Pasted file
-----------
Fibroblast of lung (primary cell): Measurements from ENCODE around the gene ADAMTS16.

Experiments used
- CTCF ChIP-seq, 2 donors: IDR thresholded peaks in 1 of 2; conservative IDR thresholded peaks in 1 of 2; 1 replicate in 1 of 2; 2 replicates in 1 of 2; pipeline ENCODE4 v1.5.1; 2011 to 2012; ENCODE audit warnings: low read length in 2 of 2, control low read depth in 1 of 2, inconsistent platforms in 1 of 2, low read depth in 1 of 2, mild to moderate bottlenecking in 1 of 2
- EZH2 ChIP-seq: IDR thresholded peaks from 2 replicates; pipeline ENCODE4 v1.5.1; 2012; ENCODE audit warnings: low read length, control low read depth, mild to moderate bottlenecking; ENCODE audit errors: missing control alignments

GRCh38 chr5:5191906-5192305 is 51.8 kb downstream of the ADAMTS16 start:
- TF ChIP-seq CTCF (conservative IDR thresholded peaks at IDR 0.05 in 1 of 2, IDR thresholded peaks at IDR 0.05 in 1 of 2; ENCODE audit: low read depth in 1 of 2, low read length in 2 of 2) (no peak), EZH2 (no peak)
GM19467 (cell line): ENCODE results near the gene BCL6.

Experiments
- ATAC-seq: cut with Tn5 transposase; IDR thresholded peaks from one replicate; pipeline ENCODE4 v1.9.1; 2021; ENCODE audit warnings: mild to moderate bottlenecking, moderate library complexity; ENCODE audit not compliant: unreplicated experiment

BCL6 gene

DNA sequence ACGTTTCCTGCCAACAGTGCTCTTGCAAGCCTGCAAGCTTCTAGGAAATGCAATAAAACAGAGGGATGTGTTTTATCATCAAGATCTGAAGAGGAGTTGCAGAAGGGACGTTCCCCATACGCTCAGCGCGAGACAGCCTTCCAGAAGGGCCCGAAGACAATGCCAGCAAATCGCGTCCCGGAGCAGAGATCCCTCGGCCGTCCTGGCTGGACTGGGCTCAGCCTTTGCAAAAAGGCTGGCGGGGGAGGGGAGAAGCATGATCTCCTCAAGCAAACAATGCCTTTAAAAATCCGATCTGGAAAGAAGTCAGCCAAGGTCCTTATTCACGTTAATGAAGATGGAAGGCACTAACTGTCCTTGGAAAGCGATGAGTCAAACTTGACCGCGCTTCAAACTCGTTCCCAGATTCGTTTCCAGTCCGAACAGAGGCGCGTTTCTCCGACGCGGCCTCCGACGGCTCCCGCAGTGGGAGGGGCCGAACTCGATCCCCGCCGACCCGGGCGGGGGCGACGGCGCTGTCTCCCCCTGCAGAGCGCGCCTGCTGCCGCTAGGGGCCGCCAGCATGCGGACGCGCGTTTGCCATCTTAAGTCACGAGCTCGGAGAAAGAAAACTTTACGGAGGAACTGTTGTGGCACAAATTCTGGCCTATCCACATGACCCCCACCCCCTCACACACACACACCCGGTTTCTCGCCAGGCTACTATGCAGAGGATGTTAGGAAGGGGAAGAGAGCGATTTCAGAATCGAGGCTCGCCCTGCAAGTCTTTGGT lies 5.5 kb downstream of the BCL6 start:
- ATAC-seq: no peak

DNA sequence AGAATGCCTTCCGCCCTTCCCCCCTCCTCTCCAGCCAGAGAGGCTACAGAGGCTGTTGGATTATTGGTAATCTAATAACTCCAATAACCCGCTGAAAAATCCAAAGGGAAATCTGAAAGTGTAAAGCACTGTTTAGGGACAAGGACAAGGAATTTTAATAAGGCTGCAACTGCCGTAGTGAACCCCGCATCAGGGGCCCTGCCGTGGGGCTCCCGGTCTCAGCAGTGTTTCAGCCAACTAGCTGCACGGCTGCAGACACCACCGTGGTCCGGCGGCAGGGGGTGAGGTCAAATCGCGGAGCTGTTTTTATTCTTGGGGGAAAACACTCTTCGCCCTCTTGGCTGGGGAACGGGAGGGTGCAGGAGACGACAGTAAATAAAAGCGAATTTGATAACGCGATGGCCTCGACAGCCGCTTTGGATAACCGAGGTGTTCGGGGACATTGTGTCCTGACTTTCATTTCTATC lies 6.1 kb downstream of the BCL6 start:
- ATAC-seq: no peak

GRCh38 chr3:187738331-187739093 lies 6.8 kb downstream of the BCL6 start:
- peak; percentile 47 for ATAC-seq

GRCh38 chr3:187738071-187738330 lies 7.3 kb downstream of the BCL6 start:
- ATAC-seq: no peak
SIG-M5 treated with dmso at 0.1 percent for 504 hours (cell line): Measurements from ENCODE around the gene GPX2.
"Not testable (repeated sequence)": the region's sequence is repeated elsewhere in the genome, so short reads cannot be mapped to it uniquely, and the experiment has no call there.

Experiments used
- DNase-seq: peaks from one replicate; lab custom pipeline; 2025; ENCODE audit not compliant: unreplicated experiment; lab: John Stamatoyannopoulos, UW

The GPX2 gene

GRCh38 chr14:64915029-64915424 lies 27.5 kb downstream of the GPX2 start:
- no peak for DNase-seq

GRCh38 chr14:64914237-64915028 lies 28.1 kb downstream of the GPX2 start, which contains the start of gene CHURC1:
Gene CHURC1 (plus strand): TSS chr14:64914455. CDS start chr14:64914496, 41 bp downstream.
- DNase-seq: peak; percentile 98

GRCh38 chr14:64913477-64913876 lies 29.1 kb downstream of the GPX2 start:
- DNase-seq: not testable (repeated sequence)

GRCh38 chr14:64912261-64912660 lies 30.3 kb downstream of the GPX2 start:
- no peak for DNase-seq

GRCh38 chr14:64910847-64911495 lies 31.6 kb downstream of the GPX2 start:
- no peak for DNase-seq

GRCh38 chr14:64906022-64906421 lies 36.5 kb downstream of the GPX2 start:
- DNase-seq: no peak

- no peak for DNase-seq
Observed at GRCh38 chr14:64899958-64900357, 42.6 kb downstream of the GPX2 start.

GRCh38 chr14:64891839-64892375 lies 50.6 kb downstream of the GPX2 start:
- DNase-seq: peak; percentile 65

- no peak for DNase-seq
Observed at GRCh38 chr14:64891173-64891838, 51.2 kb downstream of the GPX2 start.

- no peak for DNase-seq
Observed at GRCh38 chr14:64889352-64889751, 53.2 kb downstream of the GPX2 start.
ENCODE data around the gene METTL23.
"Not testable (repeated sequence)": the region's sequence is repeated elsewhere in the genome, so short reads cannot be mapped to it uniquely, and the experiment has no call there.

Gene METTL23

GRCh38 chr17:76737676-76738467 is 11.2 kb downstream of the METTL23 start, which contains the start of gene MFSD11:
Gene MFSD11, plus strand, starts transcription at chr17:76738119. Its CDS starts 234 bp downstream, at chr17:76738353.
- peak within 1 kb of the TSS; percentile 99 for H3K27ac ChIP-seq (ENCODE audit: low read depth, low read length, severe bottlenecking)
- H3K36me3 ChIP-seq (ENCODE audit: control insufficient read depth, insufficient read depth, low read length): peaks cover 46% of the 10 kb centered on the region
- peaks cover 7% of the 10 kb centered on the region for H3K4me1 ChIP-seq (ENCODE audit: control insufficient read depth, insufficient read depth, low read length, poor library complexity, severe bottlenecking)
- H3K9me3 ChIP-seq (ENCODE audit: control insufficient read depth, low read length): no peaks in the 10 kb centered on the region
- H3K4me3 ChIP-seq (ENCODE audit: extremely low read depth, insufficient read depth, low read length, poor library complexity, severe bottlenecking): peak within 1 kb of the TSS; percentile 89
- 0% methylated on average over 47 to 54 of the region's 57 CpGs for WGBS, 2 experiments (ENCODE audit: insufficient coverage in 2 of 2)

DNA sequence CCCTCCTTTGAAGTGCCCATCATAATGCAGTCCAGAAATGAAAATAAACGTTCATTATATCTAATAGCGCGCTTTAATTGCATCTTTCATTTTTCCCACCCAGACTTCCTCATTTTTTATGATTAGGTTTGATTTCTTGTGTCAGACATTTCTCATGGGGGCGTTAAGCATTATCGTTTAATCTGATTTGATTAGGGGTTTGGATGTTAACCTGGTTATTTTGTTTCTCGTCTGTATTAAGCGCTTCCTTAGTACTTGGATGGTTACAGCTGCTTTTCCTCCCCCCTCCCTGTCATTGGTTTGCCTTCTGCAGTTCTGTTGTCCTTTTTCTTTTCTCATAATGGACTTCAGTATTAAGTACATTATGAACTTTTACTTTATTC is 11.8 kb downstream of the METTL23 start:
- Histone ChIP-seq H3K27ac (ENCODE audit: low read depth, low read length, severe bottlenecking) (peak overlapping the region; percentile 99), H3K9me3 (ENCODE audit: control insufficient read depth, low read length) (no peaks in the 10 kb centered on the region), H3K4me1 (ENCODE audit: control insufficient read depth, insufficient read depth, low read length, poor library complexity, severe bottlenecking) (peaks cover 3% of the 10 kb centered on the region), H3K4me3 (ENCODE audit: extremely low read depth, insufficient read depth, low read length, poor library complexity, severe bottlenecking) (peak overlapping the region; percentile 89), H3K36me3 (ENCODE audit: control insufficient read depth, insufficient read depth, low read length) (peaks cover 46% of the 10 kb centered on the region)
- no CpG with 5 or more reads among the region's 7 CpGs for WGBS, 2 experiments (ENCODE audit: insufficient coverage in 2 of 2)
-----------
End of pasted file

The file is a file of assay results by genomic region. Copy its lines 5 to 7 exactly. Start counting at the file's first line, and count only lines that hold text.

GRCh38 chr5:5191906-5192305 is 51.8 kb downstream of the ADAMTS16 start:
- TF ChIP-seq CTCF (conservative IDR thresholded peaks at IDR 0.05 in 1 of 2, IDR thresholded peaks at IDR 0.05 in 1 of 2; ENCODE audit: low read depth in 1 of 2, low read length in 2 of 2) (no peak), EZH2 (no peak)
GM19467 (cell line): ENCODE results near the gene BCL6.